Customers like to be assured and know that Google excels at managing and putting your data into a computer to run a process and then flushing it so that someone else can use it. It’s your data, Google isn’t sharing it, even if it’s a free tier version of BigQuery you’re using. The privacy aspect of using a scalable, multi-tenant system is essential for users to take away.
As a user, you load your data, write your query, and press the Run Query button. Your data could be petabytes, but you don’t have to worry about scaling the resources behind it. That’s the value proposition to the BigQuery user experience.
When you talk about cloud GIS, it’s a multi-dimensional question, no pun intended. You’ve got tabular analytics, or vectors, as GIS professionals would call them. Database people come to this conversation and want to talk tables. So, there’s tabular analytics, injury analytics, as well as data and compute assets. When you start unlocking the capacity for tabular analytics, you start enabling users to do stuff that they simply couldn’t do before.
One of our customers uses image analytics in conjunction with tabular analytics to do worldwide food production analysis. They use Google Earth Engine. Within that, they can do image recognition or process Landsat imagery and identify from the spectral signature in the image what a particular parcel of land is growing.
They pull out what crop and how many hectares of it is being grown for areas, say all of Argentina, South America, or Europe. It’s analysis on a colossal scale. Armed with a table of polygons and coordinates for the different crops, they combine it with the weather data and machine learning model from BigQuery to predict how much soybeans, say Ukraine, will produce in 2021 based on 2020’s production environment.
Cloud GIS is a multi-dimensional geo analysis capability that’s unfettered from traditional scale blockers so that businesses can do global analyses that scale whereas before they’d have to do it for a neighborhood at a time.
It’s a cloud that doesn’t require a huge leap for the user. It’s using Google products together seamlessly so that people don’t even notice they’re using multiple products. Cloud GIS is at an earlier stage of its journey than GSuite is, but that’s where we want to be going.
The mission of the Global Fishing Watch is to help countries identify bad behavior at sea. They look at the sentinel radar imagery from inside Google Earth Engine and find the radar returns for every single ship in the ocean. You can’t hide your ship from a satellite radar if you’re a bad guy. All good guys on the water broadcast something called AIS the automatic identification system where ships broadcast their latitude, longitude, identifier, and heading velocity.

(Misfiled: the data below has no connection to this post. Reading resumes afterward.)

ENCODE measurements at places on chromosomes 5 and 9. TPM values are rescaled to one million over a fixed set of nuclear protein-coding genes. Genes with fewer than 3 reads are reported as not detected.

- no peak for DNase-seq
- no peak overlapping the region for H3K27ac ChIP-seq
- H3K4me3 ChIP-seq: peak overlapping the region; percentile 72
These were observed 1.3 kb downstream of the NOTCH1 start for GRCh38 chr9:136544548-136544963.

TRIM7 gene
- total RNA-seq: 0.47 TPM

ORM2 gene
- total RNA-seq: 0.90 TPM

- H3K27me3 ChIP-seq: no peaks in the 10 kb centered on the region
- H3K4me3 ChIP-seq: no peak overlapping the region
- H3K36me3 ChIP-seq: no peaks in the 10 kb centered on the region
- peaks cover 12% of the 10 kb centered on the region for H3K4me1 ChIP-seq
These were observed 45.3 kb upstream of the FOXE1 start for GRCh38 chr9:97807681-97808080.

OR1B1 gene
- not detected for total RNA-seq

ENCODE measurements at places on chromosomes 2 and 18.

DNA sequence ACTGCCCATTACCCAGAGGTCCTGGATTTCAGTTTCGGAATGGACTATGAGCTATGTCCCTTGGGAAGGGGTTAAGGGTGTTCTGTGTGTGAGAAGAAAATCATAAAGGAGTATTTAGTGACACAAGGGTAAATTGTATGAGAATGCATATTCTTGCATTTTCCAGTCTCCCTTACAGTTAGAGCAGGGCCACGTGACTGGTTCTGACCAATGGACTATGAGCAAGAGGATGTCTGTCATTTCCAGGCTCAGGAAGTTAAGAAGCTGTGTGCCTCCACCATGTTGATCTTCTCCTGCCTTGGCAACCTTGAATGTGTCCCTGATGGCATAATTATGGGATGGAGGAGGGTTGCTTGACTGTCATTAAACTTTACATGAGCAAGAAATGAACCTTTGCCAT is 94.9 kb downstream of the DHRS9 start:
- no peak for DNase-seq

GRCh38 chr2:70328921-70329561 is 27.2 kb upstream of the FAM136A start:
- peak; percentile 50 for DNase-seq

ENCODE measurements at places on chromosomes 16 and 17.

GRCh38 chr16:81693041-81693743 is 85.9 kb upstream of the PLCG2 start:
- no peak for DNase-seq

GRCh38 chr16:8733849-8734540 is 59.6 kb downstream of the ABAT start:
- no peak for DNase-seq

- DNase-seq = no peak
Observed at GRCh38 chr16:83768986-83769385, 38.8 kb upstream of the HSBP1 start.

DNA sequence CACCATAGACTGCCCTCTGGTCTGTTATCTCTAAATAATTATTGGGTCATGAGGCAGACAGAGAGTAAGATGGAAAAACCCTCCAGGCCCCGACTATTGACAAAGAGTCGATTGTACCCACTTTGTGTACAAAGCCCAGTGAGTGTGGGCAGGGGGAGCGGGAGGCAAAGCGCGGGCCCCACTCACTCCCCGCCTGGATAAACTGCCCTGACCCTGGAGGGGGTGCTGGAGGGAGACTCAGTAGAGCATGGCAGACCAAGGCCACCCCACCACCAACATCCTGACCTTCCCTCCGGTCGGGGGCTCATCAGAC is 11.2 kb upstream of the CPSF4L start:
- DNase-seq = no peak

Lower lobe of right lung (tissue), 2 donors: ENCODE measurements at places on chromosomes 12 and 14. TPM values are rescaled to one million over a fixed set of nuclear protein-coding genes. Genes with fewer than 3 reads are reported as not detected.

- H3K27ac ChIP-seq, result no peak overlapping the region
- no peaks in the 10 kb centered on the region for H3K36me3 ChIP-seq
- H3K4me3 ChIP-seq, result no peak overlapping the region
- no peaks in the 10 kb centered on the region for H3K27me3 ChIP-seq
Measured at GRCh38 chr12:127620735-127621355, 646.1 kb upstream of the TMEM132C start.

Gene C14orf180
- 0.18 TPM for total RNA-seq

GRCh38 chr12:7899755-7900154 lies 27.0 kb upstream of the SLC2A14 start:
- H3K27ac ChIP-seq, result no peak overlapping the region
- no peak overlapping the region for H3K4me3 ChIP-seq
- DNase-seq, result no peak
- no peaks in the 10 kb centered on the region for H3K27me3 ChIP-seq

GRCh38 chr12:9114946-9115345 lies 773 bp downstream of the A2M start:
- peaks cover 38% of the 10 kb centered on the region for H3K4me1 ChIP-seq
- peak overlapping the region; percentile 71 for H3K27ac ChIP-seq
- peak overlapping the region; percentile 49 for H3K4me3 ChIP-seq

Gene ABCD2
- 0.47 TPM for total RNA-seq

Global Fishing Watch does a massive diff operation between the radar imagery and the AIS imagery to find the dark fleet of people present in the radar but not present in the AIS data. Those folks are potentially up to no good because they should be broadcasting, and they’re not.
Some nefarious actors have already been brought to justice this way. Some of this analysis was able to locate and identify human trafficking and piracy out in Indonesia, as reported by Associated Press.
Global Fishing Watch used a radar imagery analysis in Google Earth Engine, exported that to BigQuery, did a diff operation with the AIS data inside BigQuery, which resulted in a list for people to go and check in on.
The primary use case for BigQuery GIS is filtering and doing geospatial joins on polygons and points that are stored inside it.
A number of our customers use it for traffic analysis. They record position, speed, and acceleration so they can identify hazardous driving behaviors. Their fleet of sensors is commercial vehicles. FedEx and UPS all hire telematics companies to collect data on their delivery vehicles and then report them back to the company. You can infer what global traffic is like from this sample because of the many delivery vehicles out there developing those kinds of insights.
Lots of heavy breaking in a particular spot in adverse weather conditions? That probably means the corner of 5th and Elm is a problem, and the City Planner should put a stop sign there. This would be an example of a more traditional use case.
There is a use case for that, too. It’s a cocktail party-worthy one.
All coordinates astronomers use to map the stars are the same as the coordinates navigation engineers or geospatial analysts use to map points on Earth. Latitude and longitude are exactly analogous to right ascension and declination, which are the angular measures astronomers use to map out where the various stars are.
One of our Google solution architects mapped a whole bunch ̶ and by whole, I mean terabytes worth ̶ of radio astronomy data into BigQuery GIS. He pretended that right ascension is longitude, and declination is latitude. He made those variable swaps, and all of the PostGIS syntax verbs worked. He was able to do clustering and map new radio phenomena doing that. Terrestrial coordinates that were developed in the 1600s or 1700s can now be applied to astrophysics. It’s mind-blowing, and you can read more about it in the articleThe Stars and BigQuery.